The study also found that contractors are a whopping 2.75 times more likely to be killed in Afghanistan than uniformed troops. It’s also worth noting that, as I’ve previously reported, contractor deaths are not closely tracked and publicly disclosed in the same way that troop deaths are.
Please see the original at Salon
Posted in Afghanistan, Civilian Contractors, Contractor Casualties and Missing | Tagged: Afghanistan, Civilian Contractors, Private Contractor Boom, Private Security Contractors | Leave a Comment »
Posted by defensebaseactcomp on February 24, 2011
Feb 18, 2011 – Los Angeles, CA – Just one week after oral arguments were presented, the U.S. Court of Appeals for the 9th Circuit issued its decision in California United Terminals vs. Towne. The 9th Circuit Court of Appeals denied the petition for the case to be reviewed, thus holding employers responsible for the injured party’s (the Claimant’s) litigation costs associated with successful prosecution of legitimate workers compensation claims. The 9th Circuit Court’s decision helps to preserve the purpose and integrity of the Longshore and Harbor Workers’ Compensation Act – to provide fair and timely compensation to injured workers.
“We are pleased that the 9th Circuit is sending a clear message to employers and their insurance carriers – to stop denying legitimate claims by prolonging and increasing the cost of litigation,” said Charles D. Naylor of the Law Offices of Charles D. Naylor (http://www.NaylorLaw.com), a Los Angeles-based law firm specializing in maritime and admiralty law.
“Had the 9th Circuit ruled in favor of California United Terminals, it would have set legal precedent allowing employers to continue their practice of denying medical treatment and delaying payment of legitimate compensation claims.
It would have forced the injured worker to absorb the cost of the employer’s legal shenanigans, making the claims process too risky for injured workers and thus completely ineffective.”
California United Terminals is now likely to ask the United States Supreme Court to hear the case, which they must do within 90 days.
In 2002, Sandra Towne, a 59 year Marine Clerk, was diagnosed with Carpal Tunnel Syndrome, an injury that is most commonly the result of repetitive trauma over time. After conservative, non-surgical care failed, she needed surgery. Towne filed a claim to receive benefits under the Longshore and Harbor Workers’ Compensation Act (LHWCA) which provides benefits including medical care compensation for temporary disability at 2/3 of average wages while off work and recovering. When her claim was denied, she retained Charles D. Naylor.
“The Longshore and Harbor Workers’ Compensation Act is meant to provide very basic level of compensation and it’s supposed to be made available to those that are injured without the need for an attorney or any litigation,” said Charles D. Naylor, who has represented Ms. Towne since 2002 and has handled hundreds of Longshore and Harbor Workers’ Compensation Act claims throughout his 35-year career.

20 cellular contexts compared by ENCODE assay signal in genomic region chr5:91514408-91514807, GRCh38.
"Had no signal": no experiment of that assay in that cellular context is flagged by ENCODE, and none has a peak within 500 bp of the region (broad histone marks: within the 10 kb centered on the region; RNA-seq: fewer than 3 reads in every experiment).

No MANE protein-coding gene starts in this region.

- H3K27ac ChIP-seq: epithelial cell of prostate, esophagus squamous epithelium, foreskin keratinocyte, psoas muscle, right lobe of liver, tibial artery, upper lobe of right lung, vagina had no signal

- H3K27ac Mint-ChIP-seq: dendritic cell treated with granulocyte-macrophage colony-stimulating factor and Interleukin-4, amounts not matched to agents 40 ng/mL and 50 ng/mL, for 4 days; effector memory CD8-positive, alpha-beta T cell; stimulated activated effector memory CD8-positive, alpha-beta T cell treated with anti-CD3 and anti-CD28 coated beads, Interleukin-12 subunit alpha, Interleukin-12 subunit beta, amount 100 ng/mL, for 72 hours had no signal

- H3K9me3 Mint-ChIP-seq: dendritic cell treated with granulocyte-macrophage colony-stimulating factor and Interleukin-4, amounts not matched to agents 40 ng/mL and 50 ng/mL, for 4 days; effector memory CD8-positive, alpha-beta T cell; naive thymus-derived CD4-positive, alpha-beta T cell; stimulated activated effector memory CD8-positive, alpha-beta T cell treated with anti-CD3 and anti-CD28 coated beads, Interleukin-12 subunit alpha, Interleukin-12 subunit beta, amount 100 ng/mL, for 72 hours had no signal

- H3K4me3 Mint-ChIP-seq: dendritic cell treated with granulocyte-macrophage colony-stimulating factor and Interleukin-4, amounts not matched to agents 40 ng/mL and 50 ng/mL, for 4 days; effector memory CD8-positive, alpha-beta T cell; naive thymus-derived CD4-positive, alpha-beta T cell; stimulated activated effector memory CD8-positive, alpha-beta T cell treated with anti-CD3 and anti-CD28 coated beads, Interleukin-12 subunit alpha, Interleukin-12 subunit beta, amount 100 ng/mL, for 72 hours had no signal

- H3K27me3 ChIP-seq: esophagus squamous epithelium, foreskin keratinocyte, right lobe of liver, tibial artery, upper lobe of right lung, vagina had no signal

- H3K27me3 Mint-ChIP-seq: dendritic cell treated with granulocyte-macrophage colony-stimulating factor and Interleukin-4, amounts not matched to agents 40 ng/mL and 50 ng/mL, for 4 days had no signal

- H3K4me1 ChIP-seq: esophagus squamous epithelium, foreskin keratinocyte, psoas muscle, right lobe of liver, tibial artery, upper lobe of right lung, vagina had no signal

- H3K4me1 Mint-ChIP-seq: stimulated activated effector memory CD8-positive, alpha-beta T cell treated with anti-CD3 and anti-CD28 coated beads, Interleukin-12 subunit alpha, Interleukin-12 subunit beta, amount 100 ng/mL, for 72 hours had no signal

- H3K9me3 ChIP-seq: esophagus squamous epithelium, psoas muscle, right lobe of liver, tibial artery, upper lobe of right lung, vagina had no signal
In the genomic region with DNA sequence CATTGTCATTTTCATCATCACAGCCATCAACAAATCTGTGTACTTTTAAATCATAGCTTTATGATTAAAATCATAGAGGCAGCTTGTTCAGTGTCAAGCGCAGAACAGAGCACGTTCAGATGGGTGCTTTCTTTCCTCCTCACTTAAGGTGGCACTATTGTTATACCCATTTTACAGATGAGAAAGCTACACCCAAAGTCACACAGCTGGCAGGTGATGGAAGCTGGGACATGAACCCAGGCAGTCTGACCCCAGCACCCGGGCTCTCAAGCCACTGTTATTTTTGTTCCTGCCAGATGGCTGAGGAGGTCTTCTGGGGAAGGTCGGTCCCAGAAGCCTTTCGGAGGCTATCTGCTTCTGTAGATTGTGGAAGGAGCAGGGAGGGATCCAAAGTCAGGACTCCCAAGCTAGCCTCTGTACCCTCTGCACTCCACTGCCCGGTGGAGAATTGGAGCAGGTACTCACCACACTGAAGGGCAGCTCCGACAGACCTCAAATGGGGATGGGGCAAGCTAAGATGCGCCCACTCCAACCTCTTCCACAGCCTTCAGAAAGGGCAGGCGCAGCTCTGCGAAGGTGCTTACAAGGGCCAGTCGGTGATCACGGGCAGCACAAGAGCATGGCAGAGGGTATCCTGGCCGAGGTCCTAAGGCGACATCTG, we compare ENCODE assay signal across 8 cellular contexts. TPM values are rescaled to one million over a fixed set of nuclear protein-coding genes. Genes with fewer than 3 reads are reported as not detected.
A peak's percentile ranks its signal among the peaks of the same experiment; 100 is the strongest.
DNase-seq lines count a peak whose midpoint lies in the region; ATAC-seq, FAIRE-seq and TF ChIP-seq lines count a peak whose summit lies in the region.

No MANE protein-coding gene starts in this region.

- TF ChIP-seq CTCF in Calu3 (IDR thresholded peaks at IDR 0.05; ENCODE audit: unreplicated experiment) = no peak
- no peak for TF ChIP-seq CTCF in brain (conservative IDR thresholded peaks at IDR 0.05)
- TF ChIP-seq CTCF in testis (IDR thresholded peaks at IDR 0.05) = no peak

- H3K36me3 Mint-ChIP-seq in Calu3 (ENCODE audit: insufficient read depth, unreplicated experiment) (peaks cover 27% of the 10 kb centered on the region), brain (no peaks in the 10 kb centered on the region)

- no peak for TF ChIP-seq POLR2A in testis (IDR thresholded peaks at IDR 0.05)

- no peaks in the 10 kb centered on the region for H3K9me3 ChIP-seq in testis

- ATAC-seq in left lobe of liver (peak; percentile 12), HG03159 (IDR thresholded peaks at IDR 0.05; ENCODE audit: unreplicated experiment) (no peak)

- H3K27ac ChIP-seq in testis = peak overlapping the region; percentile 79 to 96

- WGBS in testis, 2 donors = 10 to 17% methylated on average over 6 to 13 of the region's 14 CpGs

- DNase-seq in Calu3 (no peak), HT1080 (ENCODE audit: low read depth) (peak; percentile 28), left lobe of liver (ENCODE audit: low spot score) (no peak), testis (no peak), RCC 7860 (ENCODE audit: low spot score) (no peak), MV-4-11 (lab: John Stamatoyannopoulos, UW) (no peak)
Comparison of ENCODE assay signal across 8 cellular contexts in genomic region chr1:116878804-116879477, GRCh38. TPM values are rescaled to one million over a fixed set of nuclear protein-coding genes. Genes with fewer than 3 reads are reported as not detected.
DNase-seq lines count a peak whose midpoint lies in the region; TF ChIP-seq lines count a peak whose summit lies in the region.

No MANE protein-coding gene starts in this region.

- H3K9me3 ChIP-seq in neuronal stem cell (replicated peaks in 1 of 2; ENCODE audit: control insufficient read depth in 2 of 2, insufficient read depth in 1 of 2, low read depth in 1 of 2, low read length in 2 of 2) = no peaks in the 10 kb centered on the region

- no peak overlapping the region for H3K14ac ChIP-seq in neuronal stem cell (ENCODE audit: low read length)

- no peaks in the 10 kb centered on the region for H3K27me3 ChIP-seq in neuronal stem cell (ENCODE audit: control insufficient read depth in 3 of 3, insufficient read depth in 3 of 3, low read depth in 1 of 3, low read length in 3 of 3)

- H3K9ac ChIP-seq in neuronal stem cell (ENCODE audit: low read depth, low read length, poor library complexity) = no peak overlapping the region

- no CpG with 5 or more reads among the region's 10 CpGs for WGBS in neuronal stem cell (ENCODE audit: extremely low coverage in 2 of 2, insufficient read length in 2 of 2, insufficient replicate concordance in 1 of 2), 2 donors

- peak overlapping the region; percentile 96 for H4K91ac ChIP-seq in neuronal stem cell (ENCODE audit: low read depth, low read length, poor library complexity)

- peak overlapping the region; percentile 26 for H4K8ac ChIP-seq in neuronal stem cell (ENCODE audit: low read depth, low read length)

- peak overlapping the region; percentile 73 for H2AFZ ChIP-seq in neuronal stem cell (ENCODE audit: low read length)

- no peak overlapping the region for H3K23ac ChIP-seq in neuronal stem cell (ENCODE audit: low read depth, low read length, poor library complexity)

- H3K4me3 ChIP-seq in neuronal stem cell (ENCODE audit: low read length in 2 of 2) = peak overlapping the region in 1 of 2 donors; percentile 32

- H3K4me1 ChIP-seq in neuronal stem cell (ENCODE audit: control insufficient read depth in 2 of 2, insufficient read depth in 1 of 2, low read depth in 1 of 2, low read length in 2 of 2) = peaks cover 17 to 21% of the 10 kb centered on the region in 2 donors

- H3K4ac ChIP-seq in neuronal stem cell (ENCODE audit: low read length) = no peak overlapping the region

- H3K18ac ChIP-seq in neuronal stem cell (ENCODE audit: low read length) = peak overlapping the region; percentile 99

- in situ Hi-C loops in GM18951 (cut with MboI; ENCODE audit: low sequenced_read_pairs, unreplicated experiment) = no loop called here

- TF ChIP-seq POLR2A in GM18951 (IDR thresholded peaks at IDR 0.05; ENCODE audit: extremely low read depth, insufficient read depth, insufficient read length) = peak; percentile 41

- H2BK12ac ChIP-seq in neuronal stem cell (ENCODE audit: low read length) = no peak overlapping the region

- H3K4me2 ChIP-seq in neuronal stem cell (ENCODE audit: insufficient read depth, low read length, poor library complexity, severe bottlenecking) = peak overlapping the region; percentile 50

While seeking conservative treatment, Towne continued to work on the waterfront. Like most longshore workers and marine clerks on the West Coast, Towne received work assignments at the union dispatch hall and often worked for a different employer from day to day.
The law applying the LHWCA is very clear on the following:
• The last employer where a worker is exposed to repetitive trauma is responsible to provide compensation benefits to a worker injured by repetitive trauma.
• If the injured worker has to retain an attorney to collect benefits, and is ultimately successful, the employer is responsible for the Claimant’s attorney’s fees.
Two and a half years after she was diagnosed, Towne’s then employer, California United Terminals, Inc., agreed to pay for the surgery she needed after being joined in the litigation by the judge. In trial court, and before the Benefits Review Board, California United Terminals was ordered to pay all of Claimant’s attorney’s fees.
California United Terminals (CUT) took the case to the 9th Circuit Court of Appeals. On February 8, 2011, CUT argued that they are only responsible for fees during a 13 day period, at most, out of the eight and one half years of litigation, and that the remainder should come out of Towne’s pocket.
The Law Offices of Charles D. Naylor, along with Joshua Gillelan II, Esq. of the Longshore Claimants’ National Law Center, represented Ms. Towne.
An audio transcript of the oral arguments and a copy of the Court’s decision (Memorandum) can be found on the 9th Circuit Court of Appeals website. See the original press release by Charles D Naylor here
Posted in Contractor Casualties and Missing, DBA Attorneys Fees, Defense Base Act Law and Procedure, LHWCA Longshore Harbor Workers Compesnation Act | Tagged: Charles D Naylor, DBA, DBA Attorneys Fees, Defense Base Act, Joshua Gillelan II, LHWCA, Longshore Claimants National Law Center, Longshore Harbor Workers Compensation Act | 2 Comments »
Posted by defensebaseactcomp on February 24, 2011
Some Contract Companies avoid paying Medicare and Social Security Taxes on their employees by classifying them as independent contractors or consultants. The IRS considers this to be Fraud.
These same companies claim these same independent contractors/consultants to be employee’s for the purposes of acquiring mandated Defense Base Act Worker’s Compensation Insurance. Even going so far as to have workers sign and back date employee contracts after they have been injured so they will be covered.
See more on Misclassification of Employee’s as Contractors at Overseas Contractors Tax Information where you will also find a link to the IRS Form SS-8